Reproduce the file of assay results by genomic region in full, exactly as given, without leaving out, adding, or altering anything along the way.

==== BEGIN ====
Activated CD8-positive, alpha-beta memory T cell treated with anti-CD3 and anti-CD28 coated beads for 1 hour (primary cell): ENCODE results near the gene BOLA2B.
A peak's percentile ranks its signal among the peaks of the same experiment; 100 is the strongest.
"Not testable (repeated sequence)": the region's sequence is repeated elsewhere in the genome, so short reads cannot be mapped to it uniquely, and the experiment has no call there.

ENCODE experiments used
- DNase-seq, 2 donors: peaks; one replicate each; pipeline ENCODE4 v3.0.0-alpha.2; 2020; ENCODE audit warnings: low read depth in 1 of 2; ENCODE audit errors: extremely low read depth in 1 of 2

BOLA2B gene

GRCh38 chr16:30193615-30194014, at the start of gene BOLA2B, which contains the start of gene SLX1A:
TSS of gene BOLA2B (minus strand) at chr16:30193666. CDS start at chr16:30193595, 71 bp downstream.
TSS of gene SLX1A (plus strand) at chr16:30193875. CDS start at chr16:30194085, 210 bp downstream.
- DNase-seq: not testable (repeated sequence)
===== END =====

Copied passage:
Activated CD8-positive, alpha-beta memory T cell treated with anti-CD3 and anti-CD28 coated beads for 1 hour (primary cell): ENCODE results near the gene BOLA2B.
A peak's percentile ranks its signal among the peaks of the same experiment; 100 is the strongest.
"Not testable (repeated sequence)": the region's sequence is repeated elsewhere in the genome, so short reads cannot be mapped to it uniquely, and the experiment has no call there.

ENCODE experiments used
- DNase-seq, 2 donors: peaks; one replicate each; pipeline ENCODE4 v3.0.0-alpha.2; 2020; ENCODE audit warnings: low read depth in 1 of 2; ENCODE audit errors: extremely low read depth in 1 of 2

BOLA2B gene

GRCh38 chr16:30193615-30194014, at the start of gene BOLA2B, which contains the start of gene SLX1A:
TSS of gene BOLA2B (minus strand) at chr16:30193666. CDS start at chr16:30193595, 71 bp downstream.
TSS of gene SLX1A (plus strand) at chr16:30193875. CDS start at chr16:30194085, 210 bp downstream.
- DNase-seq: not testable (repeated sequence)